Gov’t lays out 2007-2013 plan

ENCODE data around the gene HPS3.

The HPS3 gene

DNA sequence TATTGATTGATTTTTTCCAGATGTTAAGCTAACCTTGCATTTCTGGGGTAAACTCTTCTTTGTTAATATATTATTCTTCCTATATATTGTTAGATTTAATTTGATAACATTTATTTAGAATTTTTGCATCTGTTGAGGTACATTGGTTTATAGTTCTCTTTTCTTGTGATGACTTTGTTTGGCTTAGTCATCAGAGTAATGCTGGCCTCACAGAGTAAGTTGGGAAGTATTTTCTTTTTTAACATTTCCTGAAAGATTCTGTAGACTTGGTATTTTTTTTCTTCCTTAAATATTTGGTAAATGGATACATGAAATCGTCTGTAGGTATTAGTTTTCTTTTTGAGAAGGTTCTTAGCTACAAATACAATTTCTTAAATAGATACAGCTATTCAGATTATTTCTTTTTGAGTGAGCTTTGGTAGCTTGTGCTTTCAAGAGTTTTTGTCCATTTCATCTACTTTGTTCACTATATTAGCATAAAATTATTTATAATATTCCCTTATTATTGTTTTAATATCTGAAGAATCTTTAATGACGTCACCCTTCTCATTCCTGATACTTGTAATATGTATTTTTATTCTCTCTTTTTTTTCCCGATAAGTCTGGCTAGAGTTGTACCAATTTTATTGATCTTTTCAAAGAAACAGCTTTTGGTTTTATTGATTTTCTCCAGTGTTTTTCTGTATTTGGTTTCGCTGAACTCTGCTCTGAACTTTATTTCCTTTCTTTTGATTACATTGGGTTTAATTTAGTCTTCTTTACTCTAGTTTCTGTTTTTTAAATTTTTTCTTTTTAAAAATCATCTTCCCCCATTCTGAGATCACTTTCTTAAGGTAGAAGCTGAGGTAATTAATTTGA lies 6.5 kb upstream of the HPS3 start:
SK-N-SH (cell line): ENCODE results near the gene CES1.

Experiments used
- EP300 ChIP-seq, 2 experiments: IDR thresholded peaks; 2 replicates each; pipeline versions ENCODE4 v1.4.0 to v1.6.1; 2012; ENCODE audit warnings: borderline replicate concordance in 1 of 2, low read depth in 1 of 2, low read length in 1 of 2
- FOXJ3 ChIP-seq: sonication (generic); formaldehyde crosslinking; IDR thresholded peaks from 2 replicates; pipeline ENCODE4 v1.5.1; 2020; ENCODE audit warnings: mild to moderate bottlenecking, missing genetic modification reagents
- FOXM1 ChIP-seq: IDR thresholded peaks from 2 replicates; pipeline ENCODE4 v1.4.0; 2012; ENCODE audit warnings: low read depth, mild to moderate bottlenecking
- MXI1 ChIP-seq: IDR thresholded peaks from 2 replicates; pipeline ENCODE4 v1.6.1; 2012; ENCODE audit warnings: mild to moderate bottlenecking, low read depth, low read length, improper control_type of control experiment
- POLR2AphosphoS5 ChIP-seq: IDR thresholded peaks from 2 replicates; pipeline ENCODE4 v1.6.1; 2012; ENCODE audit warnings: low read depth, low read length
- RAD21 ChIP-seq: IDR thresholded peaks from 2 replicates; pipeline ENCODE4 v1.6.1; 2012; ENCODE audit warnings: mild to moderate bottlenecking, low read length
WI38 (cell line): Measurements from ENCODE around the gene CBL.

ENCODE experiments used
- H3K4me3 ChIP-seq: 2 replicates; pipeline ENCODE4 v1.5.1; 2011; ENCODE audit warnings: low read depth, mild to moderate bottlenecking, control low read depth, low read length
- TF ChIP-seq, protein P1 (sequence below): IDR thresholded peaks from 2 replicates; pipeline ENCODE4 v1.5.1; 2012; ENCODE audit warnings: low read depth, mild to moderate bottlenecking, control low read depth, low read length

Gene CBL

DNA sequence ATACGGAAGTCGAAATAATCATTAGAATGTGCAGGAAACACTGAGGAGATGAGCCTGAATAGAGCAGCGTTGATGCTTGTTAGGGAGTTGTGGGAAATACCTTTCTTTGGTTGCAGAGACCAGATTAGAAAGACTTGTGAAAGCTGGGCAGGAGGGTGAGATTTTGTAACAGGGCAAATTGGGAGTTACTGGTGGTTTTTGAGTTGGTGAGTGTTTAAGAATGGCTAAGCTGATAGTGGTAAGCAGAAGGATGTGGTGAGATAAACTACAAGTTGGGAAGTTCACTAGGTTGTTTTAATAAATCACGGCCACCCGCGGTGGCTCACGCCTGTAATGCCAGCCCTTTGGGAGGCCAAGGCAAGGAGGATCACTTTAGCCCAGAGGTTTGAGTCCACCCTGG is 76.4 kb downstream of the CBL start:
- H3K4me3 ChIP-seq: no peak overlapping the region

Greece has to extricate itself from dependence on European Union resources, Economy and Finance Minister Giorgos Alogoskoufis said yesterday. The Cabinet had earlier approved the allocation of 20.4 billion euros of such funds in the 2007-2013 period. «Greece must stop viewing the European Union as a bank,» he said in a speech on reform delivered at the Constantine Karamanlis Institute of Democracy. By 2013, he said, Greece’s living standards will have improved considerably. The sum of 20.4 billion euros of EU funds will be part of the 31.2 billion National Strategic Framework (NSF) of investment subsidies, which will succeed the Third Community Support Framework that is ending this year. The remaining amount will come from the national budget, while the above total does not include private investment participation. Prime Minister Costas Karamanlis, who chaired the Cabinet meeting, called on ministers to «avoid the mistakes of the past and secure the prospects of tomorrow.» He said the basic component of the policy permeating the planning of the NSF is to bolster the development of the regions, which will receive 82 percent of the resources via the European Regional Fund (18.6 billion euros) and the European Social Fund (5.9 billion). Attica will receive the remaining 18 percent. The sum of 31.2 billion euros does not include funds committed for agricultural development and fisheries, which bring the EU contribution total to 24.4 billion and the NSF total to 36.4 billion. The addition of farm subsidies is estimated to bring the grand total of EU inflows in the 2007-2013 period to 55 billion. Karamanlis specified that 42 percent of the program will be allocated to infrastructure projects in the domains of transport, environment and urban development. Twenty-one percent will fund initiatives in innovation, competitiveness and digital convergence, 14 percent will go to education, 12 percent to boosting employment and 4 percent to health services. Reform In his speech, Alogoskoufis said Greece was a characteristic example of inadequate and late adaptation to modern requirements. He said that despite the huge amounts of resources absorbed in the last 25 years, including EU funds, the country’s state-dominated development model resulted in: – A relative stagnation of our living standards compared to our main competitors. – A rise in unemployment from 3 percent in 1981 to 11.3 percent in 2004. – A bloated public sector, where the number of employees rose from 327,000 in 1981 to 596,000 in 2003. – An inward-looking attitude and a decline in competitiveness. – A rise in social and regional inequalities, and an inflated bureaucracy which undermined entrepreneurship. For the reforms to be promoted, Alogoskoufis said they must not clash with society. «At the initial stage of implementation, a safety net is required for those who may be hurt by the reforms, which will allow them to be protected and adapt,» he said. An effective reform policy must clearly target economic and social institutions and take into account economic and social limitations. Its components must have been analyzed and subjected to a broad public debate, he said.